Anyway - I spoke with his teacher and asked about an iPad for Will to use instead of his current communication device. (See older post - "Communication Devices"). She was all for it; he had experimented with another student's a short time ago and Kerry said it went well - he learned it quickly and handled the touch screen keyboard nicely. So we will be getting one soon.
Kerry also gave me a book to look at in the meantime. I figured we would be going with the app "Assistive Chat" but "Sentence & Question Builder" looked good too, maybe a nice sister app. The book she gave me is called "Apps for Autism" by Lois Jean Brady M.A.,CCC-SLP, , 2011 by Future Horizons. You buy the apps from the 'iTunes' store. The book has over 200 apps that help improve communication, behavior, social skills, etc.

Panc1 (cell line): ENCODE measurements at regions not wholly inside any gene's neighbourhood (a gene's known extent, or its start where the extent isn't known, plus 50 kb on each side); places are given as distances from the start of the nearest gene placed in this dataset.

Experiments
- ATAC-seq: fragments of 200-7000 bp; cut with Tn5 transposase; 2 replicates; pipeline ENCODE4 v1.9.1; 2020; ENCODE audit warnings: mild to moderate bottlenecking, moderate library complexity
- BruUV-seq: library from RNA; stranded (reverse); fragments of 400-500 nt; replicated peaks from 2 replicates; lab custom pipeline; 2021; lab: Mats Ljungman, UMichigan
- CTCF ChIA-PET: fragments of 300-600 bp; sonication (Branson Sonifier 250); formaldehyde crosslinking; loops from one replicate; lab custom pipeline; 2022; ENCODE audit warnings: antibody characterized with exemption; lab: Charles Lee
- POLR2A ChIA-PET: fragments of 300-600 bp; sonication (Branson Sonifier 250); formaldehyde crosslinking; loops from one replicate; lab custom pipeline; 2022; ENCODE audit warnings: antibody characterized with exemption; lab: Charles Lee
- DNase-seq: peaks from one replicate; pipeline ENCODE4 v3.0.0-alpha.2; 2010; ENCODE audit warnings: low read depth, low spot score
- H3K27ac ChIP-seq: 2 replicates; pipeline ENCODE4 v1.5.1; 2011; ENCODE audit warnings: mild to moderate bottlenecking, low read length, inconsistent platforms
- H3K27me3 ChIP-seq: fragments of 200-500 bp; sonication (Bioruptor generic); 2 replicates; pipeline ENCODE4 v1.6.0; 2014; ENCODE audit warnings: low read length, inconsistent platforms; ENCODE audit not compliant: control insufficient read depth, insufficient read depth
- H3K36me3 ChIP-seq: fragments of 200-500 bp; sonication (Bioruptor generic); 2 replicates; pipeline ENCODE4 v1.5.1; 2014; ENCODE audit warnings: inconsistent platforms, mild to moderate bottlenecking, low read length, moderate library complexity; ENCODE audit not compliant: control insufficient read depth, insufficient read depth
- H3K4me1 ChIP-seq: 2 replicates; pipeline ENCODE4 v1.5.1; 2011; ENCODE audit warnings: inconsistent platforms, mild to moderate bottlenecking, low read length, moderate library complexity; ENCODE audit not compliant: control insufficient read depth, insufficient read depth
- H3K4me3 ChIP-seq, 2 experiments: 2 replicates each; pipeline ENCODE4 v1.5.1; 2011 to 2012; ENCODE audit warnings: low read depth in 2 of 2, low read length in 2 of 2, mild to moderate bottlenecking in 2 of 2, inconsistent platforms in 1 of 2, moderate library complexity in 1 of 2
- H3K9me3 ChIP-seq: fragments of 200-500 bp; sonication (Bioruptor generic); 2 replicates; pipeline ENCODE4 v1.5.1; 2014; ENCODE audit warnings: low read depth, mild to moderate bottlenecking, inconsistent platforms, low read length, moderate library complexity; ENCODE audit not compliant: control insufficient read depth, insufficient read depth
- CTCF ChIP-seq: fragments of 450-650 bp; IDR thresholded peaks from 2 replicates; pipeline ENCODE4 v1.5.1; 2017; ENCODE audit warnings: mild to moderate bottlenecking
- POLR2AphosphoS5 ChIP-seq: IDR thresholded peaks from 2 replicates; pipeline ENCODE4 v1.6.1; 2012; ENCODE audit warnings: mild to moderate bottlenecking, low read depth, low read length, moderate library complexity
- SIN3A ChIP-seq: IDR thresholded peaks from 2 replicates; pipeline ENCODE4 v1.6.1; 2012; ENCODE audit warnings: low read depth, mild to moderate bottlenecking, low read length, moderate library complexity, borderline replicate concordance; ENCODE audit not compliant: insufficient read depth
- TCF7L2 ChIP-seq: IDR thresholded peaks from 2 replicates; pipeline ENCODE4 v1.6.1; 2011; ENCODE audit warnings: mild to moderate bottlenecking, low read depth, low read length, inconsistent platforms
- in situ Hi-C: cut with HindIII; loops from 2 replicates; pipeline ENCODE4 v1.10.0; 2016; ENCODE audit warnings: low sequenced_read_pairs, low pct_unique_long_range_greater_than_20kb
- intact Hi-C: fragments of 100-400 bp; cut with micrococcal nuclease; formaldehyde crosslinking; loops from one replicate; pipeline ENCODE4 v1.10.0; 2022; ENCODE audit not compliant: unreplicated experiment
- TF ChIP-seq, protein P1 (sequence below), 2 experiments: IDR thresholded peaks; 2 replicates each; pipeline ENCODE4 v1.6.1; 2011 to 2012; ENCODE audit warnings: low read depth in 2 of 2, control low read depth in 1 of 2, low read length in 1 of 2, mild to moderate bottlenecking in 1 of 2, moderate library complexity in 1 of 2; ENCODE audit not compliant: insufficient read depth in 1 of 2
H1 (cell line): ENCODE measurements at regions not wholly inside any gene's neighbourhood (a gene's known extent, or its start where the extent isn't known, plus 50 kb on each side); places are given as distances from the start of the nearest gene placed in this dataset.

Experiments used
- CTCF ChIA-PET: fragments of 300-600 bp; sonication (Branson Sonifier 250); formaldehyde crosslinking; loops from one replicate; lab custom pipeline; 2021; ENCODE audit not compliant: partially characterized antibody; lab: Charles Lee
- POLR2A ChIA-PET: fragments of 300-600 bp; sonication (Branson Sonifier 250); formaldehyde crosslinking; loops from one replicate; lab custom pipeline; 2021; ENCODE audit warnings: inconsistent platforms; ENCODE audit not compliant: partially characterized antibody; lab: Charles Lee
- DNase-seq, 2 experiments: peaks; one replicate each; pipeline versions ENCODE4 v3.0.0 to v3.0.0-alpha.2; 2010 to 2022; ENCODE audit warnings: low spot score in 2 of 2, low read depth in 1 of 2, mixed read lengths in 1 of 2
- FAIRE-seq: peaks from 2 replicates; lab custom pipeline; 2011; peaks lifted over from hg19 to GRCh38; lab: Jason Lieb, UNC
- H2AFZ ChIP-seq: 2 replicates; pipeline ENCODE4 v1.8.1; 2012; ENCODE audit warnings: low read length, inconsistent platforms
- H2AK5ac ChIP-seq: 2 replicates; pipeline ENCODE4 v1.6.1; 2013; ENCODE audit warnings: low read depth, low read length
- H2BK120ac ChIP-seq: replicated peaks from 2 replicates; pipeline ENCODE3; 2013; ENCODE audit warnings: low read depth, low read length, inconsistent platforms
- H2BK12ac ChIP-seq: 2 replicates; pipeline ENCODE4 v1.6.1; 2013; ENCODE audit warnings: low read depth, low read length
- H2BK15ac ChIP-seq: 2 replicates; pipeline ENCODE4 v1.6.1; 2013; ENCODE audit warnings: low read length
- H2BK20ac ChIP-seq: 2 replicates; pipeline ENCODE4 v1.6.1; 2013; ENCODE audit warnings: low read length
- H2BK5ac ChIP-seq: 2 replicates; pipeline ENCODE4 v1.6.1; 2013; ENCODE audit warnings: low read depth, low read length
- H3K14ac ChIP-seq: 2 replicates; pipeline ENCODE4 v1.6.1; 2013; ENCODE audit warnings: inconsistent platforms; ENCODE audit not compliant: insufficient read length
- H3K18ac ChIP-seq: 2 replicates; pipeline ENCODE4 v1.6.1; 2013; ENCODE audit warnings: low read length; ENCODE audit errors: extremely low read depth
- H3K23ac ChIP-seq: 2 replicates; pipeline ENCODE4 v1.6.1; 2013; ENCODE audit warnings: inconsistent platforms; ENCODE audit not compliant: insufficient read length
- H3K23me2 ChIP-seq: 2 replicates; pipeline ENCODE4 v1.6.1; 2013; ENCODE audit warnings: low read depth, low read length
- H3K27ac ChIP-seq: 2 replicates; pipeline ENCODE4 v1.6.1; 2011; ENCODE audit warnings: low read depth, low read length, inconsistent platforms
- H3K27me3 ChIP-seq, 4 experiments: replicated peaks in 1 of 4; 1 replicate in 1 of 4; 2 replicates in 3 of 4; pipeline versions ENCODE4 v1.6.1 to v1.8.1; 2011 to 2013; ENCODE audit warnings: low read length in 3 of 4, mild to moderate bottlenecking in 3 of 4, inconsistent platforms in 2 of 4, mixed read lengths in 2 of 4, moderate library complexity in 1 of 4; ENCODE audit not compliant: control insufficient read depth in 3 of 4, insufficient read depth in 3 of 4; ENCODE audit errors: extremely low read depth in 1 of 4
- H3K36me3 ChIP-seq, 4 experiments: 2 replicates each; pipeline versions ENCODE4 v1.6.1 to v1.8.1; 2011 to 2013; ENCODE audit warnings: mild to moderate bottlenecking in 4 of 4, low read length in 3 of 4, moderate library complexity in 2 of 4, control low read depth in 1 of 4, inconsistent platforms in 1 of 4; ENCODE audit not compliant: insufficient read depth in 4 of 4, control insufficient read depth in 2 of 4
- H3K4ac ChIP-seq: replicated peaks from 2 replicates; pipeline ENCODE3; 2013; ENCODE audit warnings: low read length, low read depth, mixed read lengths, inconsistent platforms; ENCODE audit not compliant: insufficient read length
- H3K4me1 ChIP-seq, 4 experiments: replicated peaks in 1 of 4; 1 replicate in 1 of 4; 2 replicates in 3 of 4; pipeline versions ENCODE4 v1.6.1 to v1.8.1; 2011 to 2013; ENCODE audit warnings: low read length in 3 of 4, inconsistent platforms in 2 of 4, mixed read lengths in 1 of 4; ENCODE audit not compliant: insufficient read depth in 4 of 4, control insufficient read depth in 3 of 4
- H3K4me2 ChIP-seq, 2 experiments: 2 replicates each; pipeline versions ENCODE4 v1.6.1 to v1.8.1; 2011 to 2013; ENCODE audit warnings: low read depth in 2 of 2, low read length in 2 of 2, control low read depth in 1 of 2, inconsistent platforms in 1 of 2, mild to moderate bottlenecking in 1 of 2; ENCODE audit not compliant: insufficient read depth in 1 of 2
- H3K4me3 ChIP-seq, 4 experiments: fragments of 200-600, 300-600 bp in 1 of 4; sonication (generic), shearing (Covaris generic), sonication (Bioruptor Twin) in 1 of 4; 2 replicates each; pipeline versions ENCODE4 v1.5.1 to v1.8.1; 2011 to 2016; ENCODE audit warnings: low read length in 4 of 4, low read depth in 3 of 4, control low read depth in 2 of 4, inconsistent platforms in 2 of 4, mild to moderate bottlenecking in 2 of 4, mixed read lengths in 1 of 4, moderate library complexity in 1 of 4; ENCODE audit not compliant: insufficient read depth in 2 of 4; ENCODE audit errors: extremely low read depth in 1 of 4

(Steve Jobs picture from iPad Wikipedia)
The book covers A LOT of information. Lois discusses how technology is changing so fast. As she puts it: 'New mobile technologies for people with autism are creating new opportunities at an exponential rate. The message is that we can create tools that can make profound differences in the trajectory of people's lives and in education in general'. 'Thank you Apple! Finally, devices that support communication, scheduling, academics, social interactions, video modeling, and leisure time are wrapped up in hand-held, super, cool packages. Individuals who cannot use a mouse or keyboard can use the iPad, iPhone, and iPod touch because there is no disconnect between the screen and the keyboard/mouse.' As she also states, there is a big difference in price between the older communication devices (which can run $8 - 10,000 dollars and take months to come in after ordering) and the new Apple products that run more or less around $500 and have apps that you download and use right away. Yes - there may be a charge for some apps, some are FREE. Still, it's a whole lot LESS money. I would suggest you speak with your child's teacher and speech/language person to discuss good options.